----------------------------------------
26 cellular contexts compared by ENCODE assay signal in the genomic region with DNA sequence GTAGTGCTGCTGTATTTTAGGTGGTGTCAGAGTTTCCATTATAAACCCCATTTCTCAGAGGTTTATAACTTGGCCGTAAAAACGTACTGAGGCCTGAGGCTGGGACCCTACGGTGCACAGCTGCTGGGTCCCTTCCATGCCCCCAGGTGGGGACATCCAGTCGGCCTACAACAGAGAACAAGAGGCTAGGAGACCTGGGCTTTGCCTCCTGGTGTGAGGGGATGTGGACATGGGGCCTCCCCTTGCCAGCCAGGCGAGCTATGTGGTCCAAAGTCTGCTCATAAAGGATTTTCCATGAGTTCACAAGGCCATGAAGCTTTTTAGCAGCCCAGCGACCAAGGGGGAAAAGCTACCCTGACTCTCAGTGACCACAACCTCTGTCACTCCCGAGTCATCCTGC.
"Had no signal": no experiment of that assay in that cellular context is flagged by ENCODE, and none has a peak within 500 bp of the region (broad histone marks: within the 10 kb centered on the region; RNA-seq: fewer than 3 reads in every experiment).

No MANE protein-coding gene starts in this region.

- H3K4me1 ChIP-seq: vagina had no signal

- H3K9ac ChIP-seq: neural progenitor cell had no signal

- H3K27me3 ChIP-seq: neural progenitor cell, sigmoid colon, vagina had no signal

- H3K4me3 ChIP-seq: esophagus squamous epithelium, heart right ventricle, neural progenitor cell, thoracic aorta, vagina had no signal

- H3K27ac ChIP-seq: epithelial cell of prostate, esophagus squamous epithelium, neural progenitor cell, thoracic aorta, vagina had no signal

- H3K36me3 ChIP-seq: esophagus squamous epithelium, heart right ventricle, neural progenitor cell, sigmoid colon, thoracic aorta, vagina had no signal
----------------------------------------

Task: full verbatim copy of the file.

26 cellular contexts compared by ENCODE assay signal in the genomic region with DNA sequence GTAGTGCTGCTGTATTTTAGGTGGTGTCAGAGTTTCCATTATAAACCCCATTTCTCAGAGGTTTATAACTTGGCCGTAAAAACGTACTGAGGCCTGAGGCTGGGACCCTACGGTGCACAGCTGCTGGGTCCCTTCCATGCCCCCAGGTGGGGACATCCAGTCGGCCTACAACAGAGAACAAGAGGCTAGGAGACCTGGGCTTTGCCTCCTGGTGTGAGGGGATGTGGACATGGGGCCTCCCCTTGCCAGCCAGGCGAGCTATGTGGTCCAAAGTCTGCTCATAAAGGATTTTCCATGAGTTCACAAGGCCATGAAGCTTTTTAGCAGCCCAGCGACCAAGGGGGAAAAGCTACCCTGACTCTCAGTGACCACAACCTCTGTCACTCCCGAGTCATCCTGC.
"Had no signal": no experiment of that assay in that cellular context is flagged by ENCODE, and none has a peak within 500 bp of the region (broad histone marks: within the 10 kb centered on the region; RNA-seq: fewer than 3 reads in every experiment).

No MANE protein-coding gene starts in this region.

- H3K4me1 ChIP-seq: vagina had no signal

- H3K9ac ChIP-seq: neural progenitor cell had no signal

- H3K27me3 ChIP-seq: neural progenitor cell, sigmoid colon, vagina had no signal

- H3K4me3 ChIP-seq: esophagus squamous epithelium, heart right ventricle, neural progenitor cell, thoracic aorta, vagina had no signal

- H3K27ac ChIP-seq: epithelial cell of prostate, esophagus squamous epithelium, neural progenitor cell, thoracic aorta, vagina had no signal

- H3K36me3 ChIP-seq: esophagus squamous epithelium, heart right ventricle, neural progenitor cell, sigmoid colon, thoracic aorta, vagina had no signal